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Welcome to our look ahead to what
the papers will be bringing
tomorrow. It might be a movable
feast, your guess is as good as
ours. Giles Cunningham, former PR
and Tory adviser is with us. Good to
hear. And also economics
commentator Daesh either David.
Welcome to you both. Housing leads
in the i, also the Metro, with Sajid
Javid suggesting the baby boomers
are blocking solving the housing
crisis. The same story in the Daily
Mail, baby boomers described as
selfish, and the Daily Telegraph
says that since the Cardiff tax was
scrapped car tax has soared. The
Guardian -- the car desk task. The
Guardian tops glory is on the new
allegations about Kevin Spacey. --
top story. The daily Mirror has this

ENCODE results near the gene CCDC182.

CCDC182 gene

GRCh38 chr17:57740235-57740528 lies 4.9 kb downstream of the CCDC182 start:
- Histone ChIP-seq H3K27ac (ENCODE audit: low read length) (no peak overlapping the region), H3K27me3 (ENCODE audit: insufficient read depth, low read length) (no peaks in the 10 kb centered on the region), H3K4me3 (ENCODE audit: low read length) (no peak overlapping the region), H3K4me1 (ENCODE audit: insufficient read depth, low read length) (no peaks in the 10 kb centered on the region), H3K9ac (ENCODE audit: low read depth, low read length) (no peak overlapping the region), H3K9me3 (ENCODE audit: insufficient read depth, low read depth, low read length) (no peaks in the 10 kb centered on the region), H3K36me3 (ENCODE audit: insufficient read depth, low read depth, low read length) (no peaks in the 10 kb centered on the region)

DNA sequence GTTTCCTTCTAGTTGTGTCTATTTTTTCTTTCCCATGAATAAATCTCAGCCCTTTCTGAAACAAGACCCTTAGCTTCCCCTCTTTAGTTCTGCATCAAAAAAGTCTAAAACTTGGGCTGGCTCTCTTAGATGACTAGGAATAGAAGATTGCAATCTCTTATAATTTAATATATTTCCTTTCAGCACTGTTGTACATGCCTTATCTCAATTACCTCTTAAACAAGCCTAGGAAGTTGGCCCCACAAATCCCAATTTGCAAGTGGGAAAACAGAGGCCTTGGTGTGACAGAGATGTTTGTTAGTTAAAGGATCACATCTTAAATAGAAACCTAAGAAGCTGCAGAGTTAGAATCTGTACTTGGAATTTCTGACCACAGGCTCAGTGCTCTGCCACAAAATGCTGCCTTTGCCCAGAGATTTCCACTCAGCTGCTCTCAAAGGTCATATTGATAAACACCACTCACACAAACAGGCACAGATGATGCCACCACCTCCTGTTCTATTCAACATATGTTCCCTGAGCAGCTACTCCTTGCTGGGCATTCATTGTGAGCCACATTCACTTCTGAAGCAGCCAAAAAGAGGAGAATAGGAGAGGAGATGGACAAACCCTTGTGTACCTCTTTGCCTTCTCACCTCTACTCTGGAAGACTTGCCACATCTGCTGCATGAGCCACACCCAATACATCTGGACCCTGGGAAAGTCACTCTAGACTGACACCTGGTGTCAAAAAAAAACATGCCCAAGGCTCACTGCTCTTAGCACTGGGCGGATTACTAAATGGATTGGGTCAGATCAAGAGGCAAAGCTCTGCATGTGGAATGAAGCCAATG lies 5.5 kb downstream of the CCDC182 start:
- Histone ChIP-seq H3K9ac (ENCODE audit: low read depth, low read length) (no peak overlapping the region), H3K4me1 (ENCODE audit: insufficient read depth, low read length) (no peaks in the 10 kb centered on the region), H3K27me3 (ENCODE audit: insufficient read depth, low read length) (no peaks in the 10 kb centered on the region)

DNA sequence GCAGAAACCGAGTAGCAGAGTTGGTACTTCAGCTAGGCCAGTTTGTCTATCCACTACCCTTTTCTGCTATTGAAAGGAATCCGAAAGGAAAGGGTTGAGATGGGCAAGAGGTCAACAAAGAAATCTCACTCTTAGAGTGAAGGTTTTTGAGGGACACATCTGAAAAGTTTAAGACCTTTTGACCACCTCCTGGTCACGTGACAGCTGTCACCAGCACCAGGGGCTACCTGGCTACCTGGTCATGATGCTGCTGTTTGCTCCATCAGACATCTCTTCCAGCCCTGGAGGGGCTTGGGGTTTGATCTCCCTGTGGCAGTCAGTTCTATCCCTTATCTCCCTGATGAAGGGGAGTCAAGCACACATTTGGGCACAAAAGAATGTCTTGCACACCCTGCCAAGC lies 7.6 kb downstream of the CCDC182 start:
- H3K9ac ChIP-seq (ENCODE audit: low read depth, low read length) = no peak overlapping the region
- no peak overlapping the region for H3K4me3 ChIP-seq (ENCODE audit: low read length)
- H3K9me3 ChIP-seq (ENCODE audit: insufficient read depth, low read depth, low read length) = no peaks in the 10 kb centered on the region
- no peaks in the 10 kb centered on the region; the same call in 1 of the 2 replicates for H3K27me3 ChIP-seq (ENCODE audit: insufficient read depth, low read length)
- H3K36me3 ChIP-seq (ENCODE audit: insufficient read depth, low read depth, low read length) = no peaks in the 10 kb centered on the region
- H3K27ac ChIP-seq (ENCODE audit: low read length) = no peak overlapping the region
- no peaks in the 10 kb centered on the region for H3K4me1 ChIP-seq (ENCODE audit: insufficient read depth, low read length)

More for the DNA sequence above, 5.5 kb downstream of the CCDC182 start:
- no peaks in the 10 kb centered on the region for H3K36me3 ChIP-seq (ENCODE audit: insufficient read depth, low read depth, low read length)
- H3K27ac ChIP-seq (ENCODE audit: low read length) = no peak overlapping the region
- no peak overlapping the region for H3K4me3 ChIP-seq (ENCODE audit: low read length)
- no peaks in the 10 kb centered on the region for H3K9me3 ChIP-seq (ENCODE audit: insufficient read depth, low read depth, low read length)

story on Sylvester Stallone.
The Financial Times claims Saudi
princes and businessman
are being asked to hand over money
in exchange for their freedom
after a purge there.
The Express says that three cups of
coffee a day could help beat cancer.
Welcome to front-page lottery. Let's
begin with the Daily Mail. This much
I do know. Housing. You baby boomers
are so selfish. Who is saying this,
Sajid Javid, the
communications secretary. --
Communities Secretary. Housing is a
mass dividing line at the moment
between the Tories and Labour, huge
issue about people getting on the
housing ladder, how does that
happen, and from what we have seen
and what we know and this is a
snapshot, he is saying that over 60s
are resisting people getting on the
housing ladder, and I presume this
comes down to people saying not in
my backyard, NIMBYs, and the Tories
have a huge demographic over 50 who
vote for them, but how do they get